A migratory aquatic bird found in the temperate regions of the northern hemisphere. Like all grebes, the red-necked is a good swimmer, a particularly swift diver, and responds to danger by diving rather than flying. The red-necked grebe is a medium-large grebe. In breeding plumage, it has a black cap that extends below the eye, very pale grey cheeks and throat, a rusty red neck, dark grey back and flanks, and white underparts. The eyes are dark brown and the long, pointed bill is black with a yellow base. The winter plumage of the red-necked grebe is duskier than that of other grebes; its dark grey cap is less defined, and merges into the grey face, and a pale crescent that curves around the rear of the face contrasts with the rest of the head. The front of the neck is whitish or light grey, the hind neck is darker grey, and the yellow of the bill is less obvious than in summer. Although the red-necked grebe is unmistakable in breeding plumage, it is less distinctive in winter and can be confused with similar species. The sexes are similar in appearance, although the male averages heavier than the female.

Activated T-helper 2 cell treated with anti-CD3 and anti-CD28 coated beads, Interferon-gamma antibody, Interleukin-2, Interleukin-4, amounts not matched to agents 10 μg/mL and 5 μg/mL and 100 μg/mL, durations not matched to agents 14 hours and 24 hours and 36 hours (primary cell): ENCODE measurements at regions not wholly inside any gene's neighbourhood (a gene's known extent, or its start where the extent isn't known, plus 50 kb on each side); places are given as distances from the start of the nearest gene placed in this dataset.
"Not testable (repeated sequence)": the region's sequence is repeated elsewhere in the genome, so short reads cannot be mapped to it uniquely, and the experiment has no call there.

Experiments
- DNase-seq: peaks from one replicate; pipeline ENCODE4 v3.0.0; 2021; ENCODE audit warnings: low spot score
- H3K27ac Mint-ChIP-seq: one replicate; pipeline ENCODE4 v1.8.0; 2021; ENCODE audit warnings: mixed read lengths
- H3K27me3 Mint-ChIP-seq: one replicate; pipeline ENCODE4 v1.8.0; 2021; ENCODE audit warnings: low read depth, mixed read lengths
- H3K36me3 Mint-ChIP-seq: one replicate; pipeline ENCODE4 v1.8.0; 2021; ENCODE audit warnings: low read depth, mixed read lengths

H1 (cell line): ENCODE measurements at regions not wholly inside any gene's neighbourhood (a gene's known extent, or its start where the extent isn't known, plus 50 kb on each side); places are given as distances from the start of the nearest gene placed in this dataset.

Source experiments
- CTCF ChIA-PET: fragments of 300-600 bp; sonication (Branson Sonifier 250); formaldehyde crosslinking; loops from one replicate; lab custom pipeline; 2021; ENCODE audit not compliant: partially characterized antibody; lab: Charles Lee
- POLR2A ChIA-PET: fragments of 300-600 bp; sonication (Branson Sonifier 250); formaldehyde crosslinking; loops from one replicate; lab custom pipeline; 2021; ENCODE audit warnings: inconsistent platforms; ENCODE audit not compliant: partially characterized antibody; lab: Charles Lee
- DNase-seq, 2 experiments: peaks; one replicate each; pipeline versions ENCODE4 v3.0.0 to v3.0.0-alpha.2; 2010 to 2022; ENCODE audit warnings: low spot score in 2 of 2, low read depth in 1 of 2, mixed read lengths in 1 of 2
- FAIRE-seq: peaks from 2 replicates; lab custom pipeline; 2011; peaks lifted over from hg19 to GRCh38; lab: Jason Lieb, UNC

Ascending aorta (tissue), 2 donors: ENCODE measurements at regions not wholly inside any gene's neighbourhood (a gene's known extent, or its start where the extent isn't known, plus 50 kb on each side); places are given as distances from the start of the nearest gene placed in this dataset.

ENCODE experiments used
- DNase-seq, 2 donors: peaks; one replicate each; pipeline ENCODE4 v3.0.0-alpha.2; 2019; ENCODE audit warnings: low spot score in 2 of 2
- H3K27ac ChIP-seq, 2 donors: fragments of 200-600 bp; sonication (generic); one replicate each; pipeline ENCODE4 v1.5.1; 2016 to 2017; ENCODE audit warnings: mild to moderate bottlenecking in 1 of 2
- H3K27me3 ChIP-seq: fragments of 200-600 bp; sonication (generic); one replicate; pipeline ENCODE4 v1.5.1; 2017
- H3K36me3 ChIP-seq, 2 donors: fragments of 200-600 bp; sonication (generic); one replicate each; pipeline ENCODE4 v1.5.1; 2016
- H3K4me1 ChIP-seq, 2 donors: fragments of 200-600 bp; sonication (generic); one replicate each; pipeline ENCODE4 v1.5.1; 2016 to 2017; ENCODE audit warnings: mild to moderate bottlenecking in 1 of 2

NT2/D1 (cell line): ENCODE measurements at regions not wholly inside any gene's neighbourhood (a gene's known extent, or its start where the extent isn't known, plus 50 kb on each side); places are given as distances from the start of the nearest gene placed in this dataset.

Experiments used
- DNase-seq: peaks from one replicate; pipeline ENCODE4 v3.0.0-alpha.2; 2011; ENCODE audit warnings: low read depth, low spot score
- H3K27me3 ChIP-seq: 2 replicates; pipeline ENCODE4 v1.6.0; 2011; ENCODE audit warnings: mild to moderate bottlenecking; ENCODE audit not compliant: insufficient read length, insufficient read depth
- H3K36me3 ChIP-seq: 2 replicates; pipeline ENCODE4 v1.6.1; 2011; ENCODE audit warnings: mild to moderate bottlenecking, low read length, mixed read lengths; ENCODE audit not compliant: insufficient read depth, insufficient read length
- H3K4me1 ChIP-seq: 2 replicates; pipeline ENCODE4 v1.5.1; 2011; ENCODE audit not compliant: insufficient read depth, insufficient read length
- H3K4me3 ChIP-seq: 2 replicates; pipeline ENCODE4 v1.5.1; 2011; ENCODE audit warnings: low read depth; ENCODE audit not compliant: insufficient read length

Its wintering habitat is largely restricted to calm waters just beyond the waves around ocean coasts, although some birds may winter on large lakes. Grebes prefer shallow bodies of fresh water such as lakes, marshes or fish-ponds as breeding sites.